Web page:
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Everything dies eventually — even your favorite tech

Apple TV 4K.
If your Apple TV doesn’t look like this, it’s probably time for a new one. Phil Nickinson / Digital Trends

Anyone who’s been around tech in a corporate setting has a story of some ancient piece of hardware. Origin unknown. Functionality possibly dubious. But don’t you dare ever unplug it.

That’s a stark contrast from consumer-grade equipment. The things we buy for our home won’t last forever. Nor should they be expected to. As for how far in the future that unknown expiration date should be? I’d suggest it should be proportional to price. The more you pay, the longer it should last.

But that’s also why when news dropped that Netflix would no longer work on the second- and third-generation Apple TV hardware, I wasn’t surprised in the slightest. Actually, that’s not quite true. I was a little surprised that Netflix still worked on those devices at all.

apple-tv-2012-review-front-remote
And if your Apple TV looks like this 2012 model, it’s definitely time to upgrade. .

We’re now three generations into the Apple TV 4K era, which started in 2017. The original first-generation Apple TV (which actually was announced as “iTV”) appeared a decade before that. The second- and third-gen hardware launched in 2010 and 2012, respectively, and Apple itself hasn’t supported the second-gen box since September 2014.

In other words, Netflix is no longer supporting hardware that it should be under no obligation to support, even if it still fits your needs at home.

Yes, that’s a shame. It’s annoying, frustrating, and likely will cost you some money. But there’s nothing in your home that will last forever. Roofs need to be replaced every 20 years or so. Dishwashers eventually will break down. Air conditioners are among the least sexy things you can spend money on. (If you’ve ever had to replace one, you know what that sinking feeling is like. And don’t get me started on pool pumps.)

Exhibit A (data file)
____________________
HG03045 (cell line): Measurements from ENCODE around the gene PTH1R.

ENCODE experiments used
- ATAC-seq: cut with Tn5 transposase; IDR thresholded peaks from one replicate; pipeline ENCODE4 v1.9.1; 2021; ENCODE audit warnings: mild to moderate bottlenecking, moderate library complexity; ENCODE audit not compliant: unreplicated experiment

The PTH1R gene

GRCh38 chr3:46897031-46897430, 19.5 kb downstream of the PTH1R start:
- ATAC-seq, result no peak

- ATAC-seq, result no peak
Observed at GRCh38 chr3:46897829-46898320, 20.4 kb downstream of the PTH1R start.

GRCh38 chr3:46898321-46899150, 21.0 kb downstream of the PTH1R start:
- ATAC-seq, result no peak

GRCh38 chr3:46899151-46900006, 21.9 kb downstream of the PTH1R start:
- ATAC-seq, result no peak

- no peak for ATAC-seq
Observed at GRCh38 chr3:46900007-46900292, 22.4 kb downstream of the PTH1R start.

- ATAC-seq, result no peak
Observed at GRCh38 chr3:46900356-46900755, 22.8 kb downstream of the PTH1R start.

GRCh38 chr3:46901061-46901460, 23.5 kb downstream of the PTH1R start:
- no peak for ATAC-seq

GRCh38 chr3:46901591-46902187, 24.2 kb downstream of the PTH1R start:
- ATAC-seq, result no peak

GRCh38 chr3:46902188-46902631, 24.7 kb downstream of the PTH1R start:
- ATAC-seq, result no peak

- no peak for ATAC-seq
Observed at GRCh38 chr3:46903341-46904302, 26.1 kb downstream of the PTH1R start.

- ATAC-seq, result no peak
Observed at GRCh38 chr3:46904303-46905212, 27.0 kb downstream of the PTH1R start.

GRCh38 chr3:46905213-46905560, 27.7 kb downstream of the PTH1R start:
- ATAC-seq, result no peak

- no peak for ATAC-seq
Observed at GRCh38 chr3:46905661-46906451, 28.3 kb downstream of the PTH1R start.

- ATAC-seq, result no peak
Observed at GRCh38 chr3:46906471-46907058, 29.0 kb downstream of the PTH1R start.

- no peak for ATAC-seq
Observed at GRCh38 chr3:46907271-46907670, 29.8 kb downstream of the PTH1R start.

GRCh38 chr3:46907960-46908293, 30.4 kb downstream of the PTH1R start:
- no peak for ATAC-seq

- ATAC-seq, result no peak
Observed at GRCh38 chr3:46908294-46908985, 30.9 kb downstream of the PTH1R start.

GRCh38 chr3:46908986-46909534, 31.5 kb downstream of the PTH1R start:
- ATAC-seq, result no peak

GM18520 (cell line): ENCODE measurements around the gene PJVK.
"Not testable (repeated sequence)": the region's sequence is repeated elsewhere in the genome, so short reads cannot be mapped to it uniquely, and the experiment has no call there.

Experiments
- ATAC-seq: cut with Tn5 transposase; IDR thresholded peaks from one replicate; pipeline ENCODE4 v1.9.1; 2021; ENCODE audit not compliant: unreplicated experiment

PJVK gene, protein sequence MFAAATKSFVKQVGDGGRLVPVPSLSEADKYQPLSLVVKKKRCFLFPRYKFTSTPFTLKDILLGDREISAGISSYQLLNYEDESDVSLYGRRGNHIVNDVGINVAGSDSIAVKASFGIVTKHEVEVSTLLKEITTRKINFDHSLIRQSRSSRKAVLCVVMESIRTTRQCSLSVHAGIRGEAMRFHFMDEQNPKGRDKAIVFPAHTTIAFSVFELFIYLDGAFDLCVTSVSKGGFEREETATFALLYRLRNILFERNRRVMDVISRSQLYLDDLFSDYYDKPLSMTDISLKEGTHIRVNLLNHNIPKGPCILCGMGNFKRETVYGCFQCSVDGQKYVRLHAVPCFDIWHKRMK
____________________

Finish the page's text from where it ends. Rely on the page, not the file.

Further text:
I have only so much sympathy for an Apple TV box, even one that still works. But especially one that retailed for just $99 in the previous decade. Those are devices that at this point can be amortized out to less than a$10 a year for the hardware.

And all of those points come before you get anywhere close to talking about the new tech inside a current Apple TV box. (Or any other streaming device of the same ilk.) Many times more onboard storage. Far more powerful processors. HDR and 4K resolution. A better remote control.

I don’t believe it’s necessary to update your hardware with every new generation. If you have the money and that’s your thing, great. If there’s some new feature you just have to have, awesome. Go for it. But just as you’re not obligated to buy every new thing, neither should the manufacturers and software developers be required to support every legacy device. Yes, there needs to be some sort of realistic support window. And that window may well shift a little — or features may have to be left out — as hardware requirements change. That’s just the way it is with tech.

At some point my 2019 MacBook Pro will need to be replaced. It might well not do whatever newfangled AI Apple puts in the next version of MacOS. I finally replaced my iPhone 11 Pro with an iPhone 15 Pro last year, and I expect this one to last me three or more years, too. But I don’t expect Apple to support them forever. Nor do I expect app developers to do so.

So if you’re still using a more-than-decade-old Apple TV box and rely on it for Netflix, it’s time to grit your teeth and upgrade. Yes, you’ll have to spend a tad more than you did back when Barack Obama was president. And no, I have no idea if the current-model Apple TV will last as long. But I do know that it’s a better product. By the way, we also have no idea when the next Apple TV will come out. (Though we do have some thoughts about what we’d like to see in it.)

But one thing I do know? Netflix will work on it.

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Phil Nickinson
Phil spent the 2000s making newspapers with the Pensacola (Fla.) News Journal, the 2010s with Android Central and then the…
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